It’s no longer about simply getting workers to enroll in the company’s 401(k) plan. These days, an increasing number of firms are altering plan options to help workers ramp up contribution levels.
Aon Hewitt recently published its 2013 Trends & Experience in Defined-Contribution Plans, which offers a good picture of the types of 401(k) changes your peers are making.
The new employer match
The most drastic plan-design change involved the employer match.
This year, the most popular match offered by employers increased – the first time this has happened in the study’s 20-year history.
Almost one in five (19%) of employers now offer a dollar for dollar match on the first 6% of employee contributions, making this the most popular employer match.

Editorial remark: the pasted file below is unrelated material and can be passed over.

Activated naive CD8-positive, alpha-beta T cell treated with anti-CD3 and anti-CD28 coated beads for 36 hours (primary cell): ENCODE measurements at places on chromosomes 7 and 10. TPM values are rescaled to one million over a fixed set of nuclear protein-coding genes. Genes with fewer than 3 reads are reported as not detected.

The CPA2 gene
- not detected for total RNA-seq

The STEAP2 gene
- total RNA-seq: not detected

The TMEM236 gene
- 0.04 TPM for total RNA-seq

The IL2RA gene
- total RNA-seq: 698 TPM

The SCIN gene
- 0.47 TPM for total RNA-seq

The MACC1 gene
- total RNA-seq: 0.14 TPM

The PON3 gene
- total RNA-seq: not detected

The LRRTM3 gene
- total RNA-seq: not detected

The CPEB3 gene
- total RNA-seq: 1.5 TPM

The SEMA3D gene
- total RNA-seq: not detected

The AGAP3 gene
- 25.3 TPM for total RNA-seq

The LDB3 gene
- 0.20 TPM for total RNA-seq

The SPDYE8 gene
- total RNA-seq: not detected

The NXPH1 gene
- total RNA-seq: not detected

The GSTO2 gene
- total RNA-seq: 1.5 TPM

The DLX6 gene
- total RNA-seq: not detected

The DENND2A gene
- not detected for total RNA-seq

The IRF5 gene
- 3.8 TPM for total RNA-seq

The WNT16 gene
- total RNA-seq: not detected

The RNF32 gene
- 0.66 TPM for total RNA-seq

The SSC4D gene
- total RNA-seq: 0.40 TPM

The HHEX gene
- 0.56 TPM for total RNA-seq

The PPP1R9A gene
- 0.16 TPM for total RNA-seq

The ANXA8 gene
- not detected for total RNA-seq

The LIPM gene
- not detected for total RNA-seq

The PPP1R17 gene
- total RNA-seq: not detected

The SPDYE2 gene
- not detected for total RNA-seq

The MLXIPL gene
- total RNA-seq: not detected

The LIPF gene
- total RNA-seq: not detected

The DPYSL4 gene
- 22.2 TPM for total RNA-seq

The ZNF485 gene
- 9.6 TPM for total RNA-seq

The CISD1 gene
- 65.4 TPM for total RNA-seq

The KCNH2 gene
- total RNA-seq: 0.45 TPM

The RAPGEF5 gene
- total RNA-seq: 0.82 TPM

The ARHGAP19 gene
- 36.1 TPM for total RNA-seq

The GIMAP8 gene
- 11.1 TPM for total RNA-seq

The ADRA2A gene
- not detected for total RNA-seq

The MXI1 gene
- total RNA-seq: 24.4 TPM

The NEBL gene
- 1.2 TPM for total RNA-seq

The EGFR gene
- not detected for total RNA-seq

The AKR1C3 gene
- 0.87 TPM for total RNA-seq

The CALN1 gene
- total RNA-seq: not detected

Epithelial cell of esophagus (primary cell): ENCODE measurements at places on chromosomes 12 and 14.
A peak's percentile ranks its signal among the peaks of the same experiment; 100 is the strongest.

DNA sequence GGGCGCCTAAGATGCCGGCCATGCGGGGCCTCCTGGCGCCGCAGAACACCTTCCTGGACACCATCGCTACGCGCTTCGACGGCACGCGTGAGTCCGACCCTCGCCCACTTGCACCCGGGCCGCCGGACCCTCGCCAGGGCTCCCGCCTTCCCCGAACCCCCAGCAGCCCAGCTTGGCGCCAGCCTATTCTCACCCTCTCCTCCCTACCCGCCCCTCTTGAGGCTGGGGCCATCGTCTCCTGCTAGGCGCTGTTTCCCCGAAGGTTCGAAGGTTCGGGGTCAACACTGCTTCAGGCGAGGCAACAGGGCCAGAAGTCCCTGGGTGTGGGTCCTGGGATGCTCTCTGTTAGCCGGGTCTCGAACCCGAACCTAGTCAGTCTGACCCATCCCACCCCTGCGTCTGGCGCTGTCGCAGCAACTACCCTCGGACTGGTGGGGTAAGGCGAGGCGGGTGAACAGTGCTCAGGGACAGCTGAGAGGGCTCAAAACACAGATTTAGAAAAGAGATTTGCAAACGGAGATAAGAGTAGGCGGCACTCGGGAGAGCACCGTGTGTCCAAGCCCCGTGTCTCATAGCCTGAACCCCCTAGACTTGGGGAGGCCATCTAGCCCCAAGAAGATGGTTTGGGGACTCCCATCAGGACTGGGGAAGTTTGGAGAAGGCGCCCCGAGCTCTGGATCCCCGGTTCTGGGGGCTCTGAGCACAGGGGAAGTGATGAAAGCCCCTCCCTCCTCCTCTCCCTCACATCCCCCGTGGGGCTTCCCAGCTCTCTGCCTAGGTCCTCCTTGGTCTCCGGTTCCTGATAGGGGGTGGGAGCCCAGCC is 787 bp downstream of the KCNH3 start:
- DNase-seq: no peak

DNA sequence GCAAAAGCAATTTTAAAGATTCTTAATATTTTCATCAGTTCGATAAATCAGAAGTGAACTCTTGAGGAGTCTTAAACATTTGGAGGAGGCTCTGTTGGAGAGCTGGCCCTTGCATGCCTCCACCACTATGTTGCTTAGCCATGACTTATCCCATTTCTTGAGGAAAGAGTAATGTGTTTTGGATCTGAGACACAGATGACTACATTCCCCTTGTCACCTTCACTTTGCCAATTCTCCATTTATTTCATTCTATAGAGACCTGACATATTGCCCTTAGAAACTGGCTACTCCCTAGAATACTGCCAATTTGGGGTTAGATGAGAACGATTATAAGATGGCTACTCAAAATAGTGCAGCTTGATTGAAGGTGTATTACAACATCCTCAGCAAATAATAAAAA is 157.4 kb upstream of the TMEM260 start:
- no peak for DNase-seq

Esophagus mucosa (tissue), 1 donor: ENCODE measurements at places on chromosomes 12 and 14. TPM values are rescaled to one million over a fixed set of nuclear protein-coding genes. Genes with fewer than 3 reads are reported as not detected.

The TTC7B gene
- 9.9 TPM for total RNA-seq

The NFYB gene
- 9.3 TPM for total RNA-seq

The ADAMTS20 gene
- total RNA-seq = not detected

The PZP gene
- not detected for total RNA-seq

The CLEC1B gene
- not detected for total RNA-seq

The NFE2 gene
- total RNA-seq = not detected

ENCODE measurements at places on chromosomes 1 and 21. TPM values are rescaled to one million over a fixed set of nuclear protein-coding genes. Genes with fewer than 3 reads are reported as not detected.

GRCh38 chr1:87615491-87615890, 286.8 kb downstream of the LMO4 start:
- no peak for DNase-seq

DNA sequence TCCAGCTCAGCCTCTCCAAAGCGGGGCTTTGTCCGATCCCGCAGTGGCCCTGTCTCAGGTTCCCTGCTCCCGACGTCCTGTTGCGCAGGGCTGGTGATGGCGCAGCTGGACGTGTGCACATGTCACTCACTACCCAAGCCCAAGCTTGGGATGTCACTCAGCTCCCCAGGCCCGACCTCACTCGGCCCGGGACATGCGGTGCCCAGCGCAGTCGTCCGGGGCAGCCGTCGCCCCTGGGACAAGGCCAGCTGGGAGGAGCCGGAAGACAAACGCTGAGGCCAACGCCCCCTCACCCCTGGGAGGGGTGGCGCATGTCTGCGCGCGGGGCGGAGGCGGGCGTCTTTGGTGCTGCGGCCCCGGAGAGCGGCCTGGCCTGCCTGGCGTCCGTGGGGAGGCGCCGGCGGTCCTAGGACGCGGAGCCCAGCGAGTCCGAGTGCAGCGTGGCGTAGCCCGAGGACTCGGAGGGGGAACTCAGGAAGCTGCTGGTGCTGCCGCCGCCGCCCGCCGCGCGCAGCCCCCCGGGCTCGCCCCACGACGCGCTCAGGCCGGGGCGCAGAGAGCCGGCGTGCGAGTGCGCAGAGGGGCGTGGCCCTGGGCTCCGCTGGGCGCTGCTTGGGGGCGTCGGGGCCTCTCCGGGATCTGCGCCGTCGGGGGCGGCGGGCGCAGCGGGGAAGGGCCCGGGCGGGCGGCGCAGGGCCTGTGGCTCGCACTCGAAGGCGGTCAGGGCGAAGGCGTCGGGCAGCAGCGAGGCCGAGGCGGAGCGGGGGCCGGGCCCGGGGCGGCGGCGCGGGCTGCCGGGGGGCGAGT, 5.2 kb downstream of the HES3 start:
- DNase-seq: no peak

That’s up from the 10% of firms that offered this match back in 2011.
A $0.50 match per $1 on the first 6% had been the most popular match up until this year’s study.
It’s also worth noting that virtually all (98%) employers offer some type of contribution to their company’s plan.
Another emerging trend among 401(k) plan sponsors: investment help for employees from a third party.
The study found 59% of plan sponsors now offer one-on-one financial counseling (59%) for their employees.
Some other highlights:
- 76% of firms now allow workers to start contributing to the 401(k) immediately (up from the 45% who did so back in 2001)
- 50% of firms offer a Roth option (up from just 11% in 2007)
- 86% of plans now offer target-date funds, and
- 59% of plans now use automatic enrollment.